And finally, hospitality is a finite resource. A host has to choose who to accept and who to send away, as sometimes there is just “no room at the inn.” If suddenly hundreds of people wanted to come to Christ Temple, it would be a blessing. But we would probably have to set up an overflow room with a TV screen in Pilgrim’s Hall. Is that so bad? Not really, but if I walked half a mile up a mountain I would much rather worship in here, not over there.

You can go back all the way to the Old Testament period, to the time of Abraham and Isaac, Jacob and Joseph, and you will find these kinds of rules and limitations. People in the ancient Near East were nomadic, they traveled all the time from wells to oases. By today’s standards, they were very hospitable, but they had unspoken laws that governed this hospitality. Hosts had to offer certain things, like meals, to their guests, and guests could only stay a certain number of nights, after which they would be in violation of the norms. And people were hospitable because they gained something from it. You opened your tent to the strangers because you never knew when you and your family would need somewhere to sleep. You made friends, because you needed friends in what was a very hostile environment.

But God’s covenant with Israel challenges this understanding of hospitality, as does God’s covenant with the rest of the world through Jesus Christ. God’s hospitality for us is unconditional and superabundant. His hospitality can never run out. It is available to each and every human being that will receive. God keeps giving it even when we turn away from Him and from each other. When Joseph’s brother’s betrayed him, God brought them back together in Egypt. It was awkward—Joseph knew who they were and they did not recognize him. But he was moved by love to reveal himself and to invite them into his home. And when the Egyptian hospitality turned to hostility, God delivered Jacob and Joseph’s descendants from slavery.

God does not expect hospitality in return, but He does expect that His hospitality continues to flow outward from us. We see this in the ministry of Christ, who is both guest and host. He accepts the hospitality of strangers, entering homes, going to weddings, and preaching in different synagogues. But whenever He receives hospitality, He returns it many times over, blessing strangers, offering His wisdom, and healing the sick. Christ brings with Him the hospitality of God.

But again, God’s hospitality is unconditional and limitless, while we human beings can only imperfectly imitate it. Is it because we are fallen, afflicted by sin, or is it by design? It is possible that the reason it is so difficult to offer ourselves and our home to the stranger, even though we feel compelled to, is because it is through such an encounter that we are able to come to know ourselves as strangers, and thus our duty as Christians? Derrida thought that hospitality, true hospitality, was something that challenged our sense of self. When I invite family or friends into my home—or as I will do when I am not living in a dorm—if I were to invite such people over it would be easy. I know them well so I am comfortable with them. This is because, psychologically, I have made them part of myself. But in an encounter with a stranger, we are forced to think outside of ourselves. We can’t turn them away, but we can’t take possession of them.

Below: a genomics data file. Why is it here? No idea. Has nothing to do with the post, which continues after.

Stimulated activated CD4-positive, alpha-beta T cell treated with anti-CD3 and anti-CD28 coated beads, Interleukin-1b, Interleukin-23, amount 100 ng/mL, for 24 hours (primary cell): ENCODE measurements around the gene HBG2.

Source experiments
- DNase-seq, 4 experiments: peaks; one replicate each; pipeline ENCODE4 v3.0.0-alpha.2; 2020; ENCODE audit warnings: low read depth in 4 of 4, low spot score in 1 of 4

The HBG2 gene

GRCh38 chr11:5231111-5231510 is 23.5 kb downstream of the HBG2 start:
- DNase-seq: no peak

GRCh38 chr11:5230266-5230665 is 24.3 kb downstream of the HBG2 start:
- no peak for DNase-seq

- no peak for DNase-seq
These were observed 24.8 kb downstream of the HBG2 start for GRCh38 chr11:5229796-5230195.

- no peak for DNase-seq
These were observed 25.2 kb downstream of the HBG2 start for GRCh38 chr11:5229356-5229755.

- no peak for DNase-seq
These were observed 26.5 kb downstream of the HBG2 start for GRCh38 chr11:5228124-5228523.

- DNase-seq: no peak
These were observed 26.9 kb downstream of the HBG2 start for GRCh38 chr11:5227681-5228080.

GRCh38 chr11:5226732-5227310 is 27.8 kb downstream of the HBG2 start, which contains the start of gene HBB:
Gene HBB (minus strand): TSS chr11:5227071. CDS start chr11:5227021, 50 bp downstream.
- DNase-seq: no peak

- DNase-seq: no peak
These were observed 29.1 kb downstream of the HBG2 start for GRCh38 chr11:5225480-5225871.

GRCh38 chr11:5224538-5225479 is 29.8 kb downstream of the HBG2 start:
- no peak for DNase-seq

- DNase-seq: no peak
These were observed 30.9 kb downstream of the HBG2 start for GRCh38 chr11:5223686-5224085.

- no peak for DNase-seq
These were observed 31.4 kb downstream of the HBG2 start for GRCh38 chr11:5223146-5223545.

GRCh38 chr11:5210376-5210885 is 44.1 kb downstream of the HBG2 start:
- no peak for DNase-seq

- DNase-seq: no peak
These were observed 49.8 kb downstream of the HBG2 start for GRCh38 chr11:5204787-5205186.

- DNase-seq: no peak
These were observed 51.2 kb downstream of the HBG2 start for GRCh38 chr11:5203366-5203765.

This causes us to reconsider our self-centered thinking. Suddenly we are able to somewhat imagine what it is like to be sojourners. We can feel like the Hebrews felt wandering the deserts. We can feel as the disciples felt following Christ through Galilee. We can feel as Derrida felt, an Algerian Jew living in France. We can also start to understand how migrants and refugees feel in a place like Hong Kong.

We could never fully meet the challenges that Jesus sets before us in today’s Scripture. We can turn our cheeks only so many times. But today’s readings are a call to be as hospitable as we possibly can be. Our compassion and empathy have limits, but if recognize those limits we can push against them. Hospitality can also change how we understand what it means to be good Christians. There are many ways we try to spread the Gospel. We have different ministries and outreach. We do evangelism and mission. We have potlucks. But these things are not to grow the church. The reason we are witnesses to Christ is not to make new Christians. Rather it is simply to share the hospitality that God has given us, to open are hearts to others without expecting anything in return. Amen.